How to get rid of graininess/sizzle in overdrive

Discussion in 'Recording/Live Sound' started by semi hollaback, Mar 3, 2012.

  1. semi hollaback

    semi hollaback Member

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    I'm having endless issues with grainy overdrive sounds. Like most people I liked my tone til I put my ear up to my amp and figured out why it sounds terrible during performances. The constant is my guitar-- a semi hollow PRS.. should be a pretty much guitar in theory and it certainly is with clean tones. Not so much with overdrive.

    My main OD is the bb preamp which gets a lot of praise for it's natural and smooth character, although I've tried many others and the graininess persists. My current amp is a fender blues deluxe, although I've tried many many amps and they all respond the same.

    I use compression as well and it doesn't appear to tame it, I've tried to dial it out with amp EQ and pedal EQ.. no go. Whatever I do, my live sound is grainy with overdrive on.

    Could it be my amps pickups? Is this just the plight of humbuckers? Is it fender amps? Help me out people!!
     
  2. Somniferous

    Somniferous Member

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    Have you tried back down on the OD gain? When I am recording people that is usually the first thing I tell them to do for the same reason that you've just found out, a mic is a ton closer to the speaker than our ears are.

    Also try messing around with mic position to find a place that sound best.
     
  3. mindwave_21

    mindwave_21 Member

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    +1 on mic position. Don't mess with the EQ or compression until you get most the sound you want coming from the microphone and source. Maybe point the mic closer to the edge of the speaker instead of near the cone. Try backing it away a little, etc.

    You might also try messing with the tone knob on your guitar. Sizzle sounds to me like excess treble captured too close to the speaker.
     
  4. semi hollaback

    semi hollaback Member

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    I'll try micing further from the cone. But the thing is I play a semi hollow.. its already very dark-- all my tones are dark.. I don't really have treble to spare. It's not an excessive high end sizzle.. it's just the opposite of smooth and creamy. It's pretty much across the board from barely any gain to a ton of gain.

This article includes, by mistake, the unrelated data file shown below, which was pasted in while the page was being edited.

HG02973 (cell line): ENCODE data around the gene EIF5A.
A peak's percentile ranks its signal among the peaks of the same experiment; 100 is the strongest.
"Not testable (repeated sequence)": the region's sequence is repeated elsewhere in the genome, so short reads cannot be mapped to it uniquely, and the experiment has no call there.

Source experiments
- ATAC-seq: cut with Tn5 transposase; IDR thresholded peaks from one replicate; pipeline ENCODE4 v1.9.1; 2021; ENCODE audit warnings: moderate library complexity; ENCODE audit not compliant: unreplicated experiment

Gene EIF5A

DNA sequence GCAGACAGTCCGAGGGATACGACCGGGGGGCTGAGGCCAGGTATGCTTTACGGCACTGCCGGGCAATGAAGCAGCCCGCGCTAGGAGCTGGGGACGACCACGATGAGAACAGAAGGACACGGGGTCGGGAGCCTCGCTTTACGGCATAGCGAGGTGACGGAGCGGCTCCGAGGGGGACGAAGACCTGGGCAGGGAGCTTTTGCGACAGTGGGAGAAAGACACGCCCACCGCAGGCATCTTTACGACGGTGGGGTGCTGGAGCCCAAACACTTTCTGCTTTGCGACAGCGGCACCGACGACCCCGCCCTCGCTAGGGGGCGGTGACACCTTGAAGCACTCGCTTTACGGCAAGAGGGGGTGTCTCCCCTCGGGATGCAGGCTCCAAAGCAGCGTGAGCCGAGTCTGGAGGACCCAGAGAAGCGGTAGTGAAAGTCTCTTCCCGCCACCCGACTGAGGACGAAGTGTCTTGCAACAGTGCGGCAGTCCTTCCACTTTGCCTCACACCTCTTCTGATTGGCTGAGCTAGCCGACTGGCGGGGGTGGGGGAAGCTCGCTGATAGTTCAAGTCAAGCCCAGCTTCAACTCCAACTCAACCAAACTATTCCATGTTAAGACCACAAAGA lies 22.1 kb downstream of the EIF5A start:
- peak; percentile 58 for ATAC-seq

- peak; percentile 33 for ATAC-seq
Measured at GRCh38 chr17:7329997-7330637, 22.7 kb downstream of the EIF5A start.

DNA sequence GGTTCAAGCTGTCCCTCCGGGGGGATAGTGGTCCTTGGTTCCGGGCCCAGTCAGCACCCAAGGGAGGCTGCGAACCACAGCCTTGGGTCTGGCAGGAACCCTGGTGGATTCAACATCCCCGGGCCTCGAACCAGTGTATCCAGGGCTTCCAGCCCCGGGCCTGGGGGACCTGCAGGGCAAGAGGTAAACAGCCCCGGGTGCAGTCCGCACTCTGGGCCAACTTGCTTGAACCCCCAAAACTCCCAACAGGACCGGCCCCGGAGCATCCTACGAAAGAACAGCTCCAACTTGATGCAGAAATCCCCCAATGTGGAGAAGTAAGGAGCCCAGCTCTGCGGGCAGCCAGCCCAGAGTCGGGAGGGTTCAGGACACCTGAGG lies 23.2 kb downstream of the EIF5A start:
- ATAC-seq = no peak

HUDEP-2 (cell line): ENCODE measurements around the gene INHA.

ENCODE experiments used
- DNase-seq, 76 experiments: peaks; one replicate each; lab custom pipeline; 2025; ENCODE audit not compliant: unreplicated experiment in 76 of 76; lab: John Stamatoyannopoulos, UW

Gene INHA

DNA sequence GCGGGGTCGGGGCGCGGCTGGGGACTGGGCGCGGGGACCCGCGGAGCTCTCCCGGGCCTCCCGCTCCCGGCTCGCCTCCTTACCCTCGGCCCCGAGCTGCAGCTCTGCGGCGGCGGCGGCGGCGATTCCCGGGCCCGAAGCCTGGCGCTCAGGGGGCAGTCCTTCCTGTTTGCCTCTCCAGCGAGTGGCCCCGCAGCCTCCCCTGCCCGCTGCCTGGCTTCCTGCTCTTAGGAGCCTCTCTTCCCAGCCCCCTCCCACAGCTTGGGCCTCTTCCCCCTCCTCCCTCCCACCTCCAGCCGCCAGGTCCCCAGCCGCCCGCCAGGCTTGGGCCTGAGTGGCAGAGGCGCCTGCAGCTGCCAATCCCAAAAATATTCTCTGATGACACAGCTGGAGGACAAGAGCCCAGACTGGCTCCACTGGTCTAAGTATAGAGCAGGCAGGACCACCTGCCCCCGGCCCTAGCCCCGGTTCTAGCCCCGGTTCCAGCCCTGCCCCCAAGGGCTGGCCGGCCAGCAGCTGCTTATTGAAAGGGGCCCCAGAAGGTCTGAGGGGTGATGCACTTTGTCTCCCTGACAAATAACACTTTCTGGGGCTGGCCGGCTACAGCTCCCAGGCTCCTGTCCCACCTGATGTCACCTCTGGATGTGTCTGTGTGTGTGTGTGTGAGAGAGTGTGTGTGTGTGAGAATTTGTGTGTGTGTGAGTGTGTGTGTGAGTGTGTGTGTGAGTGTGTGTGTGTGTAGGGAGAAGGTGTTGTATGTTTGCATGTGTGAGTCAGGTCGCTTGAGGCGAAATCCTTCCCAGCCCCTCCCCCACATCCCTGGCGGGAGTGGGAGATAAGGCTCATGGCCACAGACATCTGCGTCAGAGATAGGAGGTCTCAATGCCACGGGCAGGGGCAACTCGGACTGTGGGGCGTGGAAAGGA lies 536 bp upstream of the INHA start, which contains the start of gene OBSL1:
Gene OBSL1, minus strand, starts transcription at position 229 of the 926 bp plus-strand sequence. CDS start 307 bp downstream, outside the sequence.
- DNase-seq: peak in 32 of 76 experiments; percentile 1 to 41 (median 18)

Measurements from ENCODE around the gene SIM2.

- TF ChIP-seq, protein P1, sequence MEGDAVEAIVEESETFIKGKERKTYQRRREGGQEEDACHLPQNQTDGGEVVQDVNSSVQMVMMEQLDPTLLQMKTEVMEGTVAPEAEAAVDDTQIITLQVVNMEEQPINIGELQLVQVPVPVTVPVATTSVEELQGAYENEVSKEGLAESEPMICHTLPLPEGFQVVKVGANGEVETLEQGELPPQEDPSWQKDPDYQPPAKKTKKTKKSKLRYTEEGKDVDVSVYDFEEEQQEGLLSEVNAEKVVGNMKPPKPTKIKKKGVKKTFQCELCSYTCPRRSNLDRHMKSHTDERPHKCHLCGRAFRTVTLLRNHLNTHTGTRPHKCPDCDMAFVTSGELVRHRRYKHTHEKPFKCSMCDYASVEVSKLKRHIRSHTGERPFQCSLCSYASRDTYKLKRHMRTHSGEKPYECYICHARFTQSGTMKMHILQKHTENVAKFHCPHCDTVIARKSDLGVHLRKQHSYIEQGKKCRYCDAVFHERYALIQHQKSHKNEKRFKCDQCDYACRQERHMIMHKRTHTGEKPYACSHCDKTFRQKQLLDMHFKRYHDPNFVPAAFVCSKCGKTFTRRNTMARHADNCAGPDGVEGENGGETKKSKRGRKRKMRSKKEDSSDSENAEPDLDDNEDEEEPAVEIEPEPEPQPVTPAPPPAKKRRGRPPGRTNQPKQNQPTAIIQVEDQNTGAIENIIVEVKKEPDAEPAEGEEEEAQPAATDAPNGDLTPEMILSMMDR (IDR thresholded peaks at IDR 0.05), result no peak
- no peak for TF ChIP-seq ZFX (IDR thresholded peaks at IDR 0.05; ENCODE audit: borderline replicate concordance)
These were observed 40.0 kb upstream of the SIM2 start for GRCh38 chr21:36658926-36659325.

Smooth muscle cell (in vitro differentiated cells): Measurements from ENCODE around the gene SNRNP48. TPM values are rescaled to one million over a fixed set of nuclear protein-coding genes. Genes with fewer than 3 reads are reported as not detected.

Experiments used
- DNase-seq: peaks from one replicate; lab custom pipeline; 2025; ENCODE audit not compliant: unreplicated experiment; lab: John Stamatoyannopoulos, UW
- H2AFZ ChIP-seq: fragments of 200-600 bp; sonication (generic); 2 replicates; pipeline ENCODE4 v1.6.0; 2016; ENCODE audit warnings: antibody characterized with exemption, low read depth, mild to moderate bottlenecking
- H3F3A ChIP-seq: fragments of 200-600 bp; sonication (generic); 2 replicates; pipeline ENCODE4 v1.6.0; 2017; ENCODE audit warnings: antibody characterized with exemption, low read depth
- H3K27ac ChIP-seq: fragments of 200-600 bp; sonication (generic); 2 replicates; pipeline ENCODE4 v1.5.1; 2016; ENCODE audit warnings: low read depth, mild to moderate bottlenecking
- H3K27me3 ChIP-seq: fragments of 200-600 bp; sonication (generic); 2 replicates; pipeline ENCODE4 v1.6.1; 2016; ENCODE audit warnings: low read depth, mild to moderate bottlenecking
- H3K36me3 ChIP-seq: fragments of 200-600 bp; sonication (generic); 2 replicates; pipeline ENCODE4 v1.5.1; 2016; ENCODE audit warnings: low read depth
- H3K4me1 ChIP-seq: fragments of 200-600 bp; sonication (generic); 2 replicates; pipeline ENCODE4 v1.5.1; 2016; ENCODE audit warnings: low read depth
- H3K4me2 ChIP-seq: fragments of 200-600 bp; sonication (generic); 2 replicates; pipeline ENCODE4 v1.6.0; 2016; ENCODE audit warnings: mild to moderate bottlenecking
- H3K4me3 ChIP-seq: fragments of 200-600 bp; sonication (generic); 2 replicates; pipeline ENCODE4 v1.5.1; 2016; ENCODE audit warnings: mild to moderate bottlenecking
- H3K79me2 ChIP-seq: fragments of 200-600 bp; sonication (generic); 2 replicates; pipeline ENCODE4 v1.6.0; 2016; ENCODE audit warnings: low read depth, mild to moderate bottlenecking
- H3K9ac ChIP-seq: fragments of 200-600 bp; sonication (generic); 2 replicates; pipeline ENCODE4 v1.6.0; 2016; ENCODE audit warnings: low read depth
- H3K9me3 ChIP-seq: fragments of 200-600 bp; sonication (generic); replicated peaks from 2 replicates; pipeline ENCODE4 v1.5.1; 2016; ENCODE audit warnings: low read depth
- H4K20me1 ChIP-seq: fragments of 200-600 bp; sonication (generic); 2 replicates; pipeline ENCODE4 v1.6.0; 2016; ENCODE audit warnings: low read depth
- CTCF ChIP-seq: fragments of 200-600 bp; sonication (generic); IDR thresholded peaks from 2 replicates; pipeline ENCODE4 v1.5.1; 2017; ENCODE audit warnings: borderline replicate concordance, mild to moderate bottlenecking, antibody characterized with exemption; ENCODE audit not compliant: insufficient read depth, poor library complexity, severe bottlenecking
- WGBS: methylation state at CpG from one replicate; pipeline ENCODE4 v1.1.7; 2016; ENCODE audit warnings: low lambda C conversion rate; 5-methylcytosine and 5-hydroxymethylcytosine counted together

I am aware that the mic is closer to the speaker-- thats why I've been testing my tones with my ear right up to the speaker.

    Let me know if yall have anymore thoughts

    Edit: I'll also add that I don't usually or always use a lot of gain, but I do appreciate the saturation, fullness and sustain that comes with higher gain sounds.. I guess I can try to compensate with compression.. but I have to use high gain sounds in professional settings pretty frequently.
     
  5. Shiny_Beast

    Shiny_Beast Member

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    Try a screamer pedal with the mid hump?
     
  6. semi hollaback

    semi hollaback Member

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    I've played through a million of them.. including the coveted silver one and I ended up returning it cause it was doing the same thing. Mids probably exaggerate the problem a little as the guitar is already middy-- I'm tellin you it's not excessive high end.. I could roll off the highs on the drive all the way off and it's still there!
     
  7. Shiny_Beast

    Shiny_Beast Member

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    Ahh, missed that, do you push the amp at all?

    It si distortion, even overdriven amps can sound grainy depending, pedals more so IMO. Are you pushing the amp to blend the clipping of the pedal with some honest tube goodness? I'm not a big pedal guy, but I've found most pedals can sound harsh until the amp starts giving up a bit of squish.
     
  8. semi hollaback

    semi hollaback Member

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    I would say the amp's squish/overdrive contributes to the overall graininess, but I haven't played a lot of other amps at stage volumes.. I'm currently in the market for a new amp and I just want to make sure I figure out what the problem is so I don't hate my amp for another 3 years.
     
  9. Shiny_Beast

    Shiny_Beast Member

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    just for thehell of it I googled around that amp, took a look at the schematic. There doesn't seem to be anything crazy there. Opinions vary on the drive channel if that's what you are using most of the time.

    Could be a lot of things, cold bias, bad tube, too much pre amp versus power amp saturation, harsh speaker...the pedals are far more likely to be consistent than the setup and/or different styles of amp.

    Maybe find a way to get your hands on or at least try out something with more of a classic design as a point of reference, when it gives you "that tone" at least you'll know you're not crazy :).